Oats, just one of a number of potential cover crops, thrive in the cool weather of autumn and early winter. Their roots, pushing through the soil, crumble it and latch onto nutrients that might otherwise wash down below the root zone. After the roots die, they enrich the soil with humus and leave behind channels through which air and water can move within the soil. Above ground, the stems and leaves protect the soil surface from being washed around by pounding raindrops.

Most of all, I like the look of that green carpet of grassy oat leaves. Both I and Mother Nature abhor bare ground, which becomes subject to wind and water erosion, and large swings in temperatures through the year.

Shaving and Composting

 . . . But My Garden is in Order

“Some men there are who never shave (if they are so absurd as ever to shave), except when they go abroad, and who do not take care to wear polished boots in the bosoms of their families. I like a man who shaves (next to one who doesn’t shave) to satisfy his own conscience, and not for display, and who dresses as neatly at home as he does anywhere. Such a man will be likely to put his garden in complete order before the snow comes, so that its last days shall not present a scene of melancholy ruin and decay.” So wrote Charles Dudley Warner in his wonderful little book (much more than a gardening book) My Summer in a Garden (1898). I gave up shaving a few months ago, but I am putting my garden in order for autumn.

The scene is quite pretty as I look out my upstairs bedroom window upon my garden — my vegetable garden — each morning. Garden view, autumnWeeds have been removed from the paths and the beds, and spent plants have been cleared away. What remains of crops is a bed with some tall stalks of kale that were planted back in spring. Yet another bed is home to various varieties of lettuce interplanted with endive, all of which went in as transplants after an early crop of green beans had been cleared and the bed was weeded, then covered with an inch depth of compost. Also still lush green is a bed previously home to edamame, which was subsequently weeded, composted, and then seeded with turnips and winter radishes back in August.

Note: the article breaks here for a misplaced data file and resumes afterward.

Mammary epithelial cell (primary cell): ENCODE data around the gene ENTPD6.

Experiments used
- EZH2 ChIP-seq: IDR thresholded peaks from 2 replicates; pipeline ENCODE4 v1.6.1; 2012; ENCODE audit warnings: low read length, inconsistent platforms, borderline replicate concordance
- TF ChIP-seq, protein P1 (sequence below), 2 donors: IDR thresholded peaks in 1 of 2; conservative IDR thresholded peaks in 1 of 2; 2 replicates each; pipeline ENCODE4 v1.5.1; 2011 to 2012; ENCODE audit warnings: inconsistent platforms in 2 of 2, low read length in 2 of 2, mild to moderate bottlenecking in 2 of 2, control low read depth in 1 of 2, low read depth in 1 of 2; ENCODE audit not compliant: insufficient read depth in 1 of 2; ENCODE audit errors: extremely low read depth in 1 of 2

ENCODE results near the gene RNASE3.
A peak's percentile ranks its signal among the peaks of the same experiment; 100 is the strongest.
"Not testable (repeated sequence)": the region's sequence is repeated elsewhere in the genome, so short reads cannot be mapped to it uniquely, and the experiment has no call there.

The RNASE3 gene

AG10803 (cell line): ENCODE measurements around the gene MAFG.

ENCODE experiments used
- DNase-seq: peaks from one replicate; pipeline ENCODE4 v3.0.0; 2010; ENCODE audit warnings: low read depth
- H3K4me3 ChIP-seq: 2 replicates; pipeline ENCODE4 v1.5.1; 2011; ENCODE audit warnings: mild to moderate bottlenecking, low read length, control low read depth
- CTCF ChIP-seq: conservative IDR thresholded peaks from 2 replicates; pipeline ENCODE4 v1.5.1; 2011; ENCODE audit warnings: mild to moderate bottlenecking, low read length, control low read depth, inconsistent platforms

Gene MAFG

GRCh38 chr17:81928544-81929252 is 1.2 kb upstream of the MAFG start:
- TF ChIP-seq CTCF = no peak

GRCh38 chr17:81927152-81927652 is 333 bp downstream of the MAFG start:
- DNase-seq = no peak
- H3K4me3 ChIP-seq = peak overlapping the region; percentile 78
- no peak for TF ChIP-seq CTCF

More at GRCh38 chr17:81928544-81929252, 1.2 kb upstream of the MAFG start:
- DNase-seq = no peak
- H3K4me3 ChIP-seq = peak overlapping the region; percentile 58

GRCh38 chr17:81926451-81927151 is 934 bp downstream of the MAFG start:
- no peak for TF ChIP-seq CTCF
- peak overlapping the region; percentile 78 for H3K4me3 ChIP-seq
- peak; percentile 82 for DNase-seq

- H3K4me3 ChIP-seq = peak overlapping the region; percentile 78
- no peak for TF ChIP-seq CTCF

From my window, the remaining eight beds in the garden present mostly grasses in various states of lushness. The “grass” in this case is oats, sown in any bed no longer needed for vegetables at the end of this season. I had cleared such beds of spent plants and weeds, sprinkled oat seeds (whole “feed oats” from Agway), watered, and then, as with the other beds, covered them with an inch depth of compost. One bed was finished for the season except for six floppy cabbage plants. I staked those plants up tall and out of the way, and then gave the bed the same treatment around the cabbages’ ankles.Cover crop, 3 beds with cabbage

Ready for Spring

That’s it: It all looks fresh, green, and neat — but more than that, what I did is also good for next year’s garden. Cleaning up weeds this year makes for less self-seeding of annual weeds and seeding and establishment of perennial weeds. Cleaning up spent plants takes any pest-ridden plant parts off-site, reducing chances for future pest problems.

Dense growth of oats protects the soil surface from pounding rain so water percolates in rather than skittles off the surface, promoting erosion. Cover crops, 2 bedsBelow ground, oat roots pull up nutrients that rain and snow might otherwise leach away into the groundwater.

And finally, that inch depth of compost that each bed gets helps support the many beneficial fungi, bacteria, actinomycetes, and other soil microorganisms that make up the soil food web. In so doing, it will provide ALL the nutrition my vegetable plants, even intensively planted vegetables, need until this time next year.